Two decades of fumigation data from the Soybean Free Air Concentration Enrichment facility

  • Elise Kole Aspray
  • Timothy A. Mies
  • Elizabeth A. Ainsworth
Data Descriptor



  • Curated resources that support scientific research often go out of date or become inaccessible. This can happen for several reasons including lack of continuing funding, the departure of key personnel, or changes in institutional priorities. We introduce the Open Data, Open Code, Open Infrastructure (O3) Guidelines as an actionable road map to creating and maintaining resources that are less susceptible to such external factors and can continue to be used and maintained by the community that they serve.

    • Charles Tapley Hoyt
    • Benjamin M. Gyori
    CommentOpen Access
  • The solution of the longstanding “protein folding problem” in 2021 showcased the transformative capabilities of AI in advancing the biomedical sciences. AI was characterized as successfully learning from protein structure data, which then spurred a more general call for AI-ready datasets to drive forward medical research. Here, we argue that it is the broad availability of knowledge, not just data, that is required to fuel further advances in AI in the scientific domain. This represents a quantum leap in a trend toward knowledge democratization that had already been developing in the biomedical sciences: knowledge is no longer primarily applied by specialists in a sub-field of biomedicine, but rather multidisciplinary teams, diverse biomedical research programs, and now machine learning. The development and application of explicit knowledge representations underpinning democratization is becoming a core scientific activity, and more investment in this activity is required if we are to achieve the promise of AI.

    • Christophe Dessimoz
    • Paul D. Thomas
    CommentOpen Access
  • As the number of cloud platforms supporting scientific research grows, there is an increasing need to support interoperability between two or more cloud platforms. A well accepted core concept is to make data in cloud platforms Findable, Accessible, Interoperable and Reusable (FAIR). We introduce a companion concept that applies to cloud-based computing environments that we call a Secure and Authorized FAIR Environment (SAFE). SAFE environments require data and platform governance structures and are designed to support the interoperability of sensitive or controlled access data, such as biomedical data. A SAFE environment is a cloud platform that has been approved through a defined data and platform governance process as authorized to hold data from another cloud platform and exposes appropriate APIs for the two platforms to interoperate.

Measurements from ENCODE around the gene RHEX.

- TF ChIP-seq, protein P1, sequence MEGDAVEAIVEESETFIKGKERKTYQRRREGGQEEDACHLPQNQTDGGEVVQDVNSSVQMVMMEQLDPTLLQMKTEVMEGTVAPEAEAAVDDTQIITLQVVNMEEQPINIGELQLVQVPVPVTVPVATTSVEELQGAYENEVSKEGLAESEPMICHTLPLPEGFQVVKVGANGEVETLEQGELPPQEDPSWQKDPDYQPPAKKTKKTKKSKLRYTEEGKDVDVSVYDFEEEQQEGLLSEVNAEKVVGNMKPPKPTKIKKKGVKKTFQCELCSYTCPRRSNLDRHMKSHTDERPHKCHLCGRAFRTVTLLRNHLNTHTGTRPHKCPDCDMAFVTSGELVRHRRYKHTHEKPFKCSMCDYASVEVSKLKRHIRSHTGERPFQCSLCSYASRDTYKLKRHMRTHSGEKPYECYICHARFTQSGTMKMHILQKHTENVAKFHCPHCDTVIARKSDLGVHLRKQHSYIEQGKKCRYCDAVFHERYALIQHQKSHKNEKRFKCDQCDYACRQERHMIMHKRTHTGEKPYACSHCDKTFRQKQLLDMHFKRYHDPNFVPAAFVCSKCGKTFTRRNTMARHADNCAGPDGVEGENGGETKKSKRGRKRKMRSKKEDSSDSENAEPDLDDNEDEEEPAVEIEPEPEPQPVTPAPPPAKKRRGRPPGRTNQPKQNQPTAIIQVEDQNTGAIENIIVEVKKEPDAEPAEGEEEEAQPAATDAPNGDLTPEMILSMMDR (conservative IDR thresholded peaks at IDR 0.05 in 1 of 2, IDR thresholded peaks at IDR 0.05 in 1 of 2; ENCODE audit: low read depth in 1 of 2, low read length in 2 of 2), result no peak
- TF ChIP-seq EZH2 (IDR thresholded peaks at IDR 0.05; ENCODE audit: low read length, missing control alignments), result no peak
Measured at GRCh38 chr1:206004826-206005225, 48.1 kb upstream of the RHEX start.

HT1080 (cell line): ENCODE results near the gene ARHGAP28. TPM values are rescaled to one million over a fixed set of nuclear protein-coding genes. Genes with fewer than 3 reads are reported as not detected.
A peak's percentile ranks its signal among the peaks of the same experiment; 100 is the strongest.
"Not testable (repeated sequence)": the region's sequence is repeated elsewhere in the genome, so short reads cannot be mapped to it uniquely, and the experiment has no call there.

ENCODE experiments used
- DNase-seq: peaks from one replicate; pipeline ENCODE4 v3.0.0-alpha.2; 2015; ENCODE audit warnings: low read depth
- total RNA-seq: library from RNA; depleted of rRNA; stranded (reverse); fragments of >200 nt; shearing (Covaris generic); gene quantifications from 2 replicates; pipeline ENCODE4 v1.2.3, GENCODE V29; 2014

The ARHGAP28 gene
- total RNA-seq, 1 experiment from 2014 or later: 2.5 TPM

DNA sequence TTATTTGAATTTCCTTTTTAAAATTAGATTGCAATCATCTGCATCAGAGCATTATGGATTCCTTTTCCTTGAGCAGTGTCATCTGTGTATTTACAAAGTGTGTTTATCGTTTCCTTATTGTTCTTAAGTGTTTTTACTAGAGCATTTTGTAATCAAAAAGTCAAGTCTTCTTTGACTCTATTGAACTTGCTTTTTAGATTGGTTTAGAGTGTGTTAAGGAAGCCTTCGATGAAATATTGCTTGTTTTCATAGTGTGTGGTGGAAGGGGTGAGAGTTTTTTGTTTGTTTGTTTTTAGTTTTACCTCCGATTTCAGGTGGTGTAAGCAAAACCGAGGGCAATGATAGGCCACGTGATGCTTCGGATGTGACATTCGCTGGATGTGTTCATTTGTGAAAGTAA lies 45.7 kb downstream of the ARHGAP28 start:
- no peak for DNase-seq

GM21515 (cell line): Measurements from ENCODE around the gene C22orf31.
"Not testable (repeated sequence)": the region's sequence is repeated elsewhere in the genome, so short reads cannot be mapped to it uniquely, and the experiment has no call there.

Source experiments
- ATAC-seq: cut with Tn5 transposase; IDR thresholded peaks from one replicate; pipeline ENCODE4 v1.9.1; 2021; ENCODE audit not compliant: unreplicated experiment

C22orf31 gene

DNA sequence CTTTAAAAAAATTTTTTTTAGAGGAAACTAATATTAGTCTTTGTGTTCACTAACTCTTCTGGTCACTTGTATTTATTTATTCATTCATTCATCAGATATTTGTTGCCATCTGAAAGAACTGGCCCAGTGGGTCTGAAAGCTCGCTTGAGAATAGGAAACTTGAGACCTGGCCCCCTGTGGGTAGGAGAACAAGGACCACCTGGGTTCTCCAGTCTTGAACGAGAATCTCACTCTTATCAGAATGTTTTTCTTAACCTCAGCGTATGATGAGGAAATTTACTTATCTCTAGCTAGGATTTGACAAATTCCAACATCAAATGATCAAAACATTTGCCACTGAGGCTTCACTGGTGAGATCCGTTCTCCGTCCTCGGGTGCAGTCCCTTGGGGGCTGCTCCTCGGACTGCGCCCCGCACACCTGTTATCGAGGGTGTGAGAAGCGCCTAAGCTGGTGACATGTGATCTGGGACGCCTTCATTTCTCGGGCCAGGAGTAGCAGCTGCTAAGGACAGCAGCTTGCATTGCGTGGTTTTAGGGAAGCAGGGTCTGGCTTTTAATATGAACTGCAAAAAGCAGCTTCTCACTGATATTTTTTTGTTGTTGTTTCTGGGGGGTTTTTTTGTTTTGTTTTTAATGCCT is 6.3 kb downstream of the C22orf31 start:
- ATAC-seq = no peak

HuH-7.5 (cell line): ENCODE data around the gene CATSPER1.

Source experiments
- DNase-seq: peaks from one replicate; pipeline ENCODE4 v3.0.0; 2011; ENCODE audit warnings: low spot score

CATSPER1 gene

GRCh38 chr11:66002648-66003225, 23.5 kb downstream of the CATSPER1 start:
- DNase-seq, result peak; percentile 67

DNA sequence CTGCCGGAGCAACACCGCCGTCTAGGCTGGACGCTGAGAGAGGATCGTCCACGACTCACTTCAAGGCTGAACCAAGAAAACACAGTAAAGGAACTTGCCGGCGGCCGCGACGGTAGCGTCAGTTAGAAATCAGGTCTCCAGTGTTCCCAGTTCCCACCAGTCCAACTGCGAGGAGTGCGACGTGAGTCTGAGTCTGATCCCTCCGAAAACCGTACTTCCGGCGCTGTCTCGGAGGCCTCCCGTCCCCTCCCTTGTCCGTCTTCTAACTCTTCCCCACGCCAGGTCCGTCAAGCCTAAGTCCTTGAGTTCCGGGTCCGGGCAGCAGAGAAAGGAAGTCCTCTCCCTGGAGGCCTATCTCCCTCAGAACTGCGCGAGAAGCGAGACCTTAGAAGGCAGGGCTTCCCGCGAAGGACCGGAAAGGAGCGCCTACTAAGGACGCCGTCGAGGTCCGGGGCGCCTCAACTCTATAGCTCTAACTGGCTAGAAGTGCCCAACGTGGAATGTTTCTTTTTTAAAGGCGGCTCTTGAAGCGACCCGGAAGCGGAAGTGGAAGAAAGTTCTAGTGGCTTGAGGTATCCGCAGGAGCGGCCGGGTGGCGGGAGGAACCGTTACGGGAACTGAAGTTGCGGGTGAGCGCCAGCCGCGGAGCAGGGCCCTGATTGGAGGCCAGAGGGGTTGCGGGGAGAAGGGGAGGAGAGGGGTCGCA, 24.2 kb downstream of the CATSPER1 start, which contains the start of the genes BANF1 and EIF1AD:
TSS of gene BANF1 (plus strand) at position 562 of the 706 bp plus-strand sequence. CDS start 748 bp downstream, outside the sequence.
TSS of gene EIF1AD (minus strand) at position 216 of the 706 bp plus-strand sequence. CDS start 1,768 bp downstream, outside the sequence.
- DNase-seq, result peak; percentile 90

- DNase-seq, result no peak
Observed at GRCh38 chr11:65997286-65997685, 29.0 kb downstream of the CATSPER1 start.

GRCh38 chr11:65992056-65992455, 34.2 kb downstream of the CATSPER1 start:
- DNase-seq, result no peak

• Robert L. Grossman
    • Rebecca R. Boyles
    • Stan Ahalt
    CommentOpen Access
  • The ongoing debate on secondary use of health data for research has been renewed by the passage of comprehensive data privacy laws that shift control from institutions back to the individuals on whom the data was collected. Rights-based data privacy laws, while lauded by individuals, are viewed as problematic for the researcher due to the distributed nature of data control. Efforts such as the European Health Data Space initiative seek to build a new mechanism for secondary use that erodes individual control in favor of broader secondary use for beneficial health research. Health information sharing platforms do exist that embrace rights-based data privacy while simultaneously providing a rich research environment for secondary data use. The benefits of embracing rights-based data privacy to promote transparency of data use along with control of one’s participation builds the trust necessary for more inclusive/diverse/representative clinical research.

    • Scott D. Kahn
    • Sharon F. Terry
    CommentOpen Access
  • Data harmonization is an important method for combining or transforming data. To date however, articles about data harmonization are field-specific and highly technical, making it difficult for researchers to derive general principles for how to engage in and contextualize data harmonization efforts. This commentary provides a primer on the tradeoffs inherent in data harmonization for researchers who are considering undertaking such efforts or seek to evaluate the quality of existing ones. We derive this guidance from the extant literature and our own experience in harmonizing data for the emergent and important new field of COVID-19 public health and safety measures (PHSM).

    • Cindy Cheng
    • Luca Messerschmidt
    • Joan Barceló
    CommentOpen Access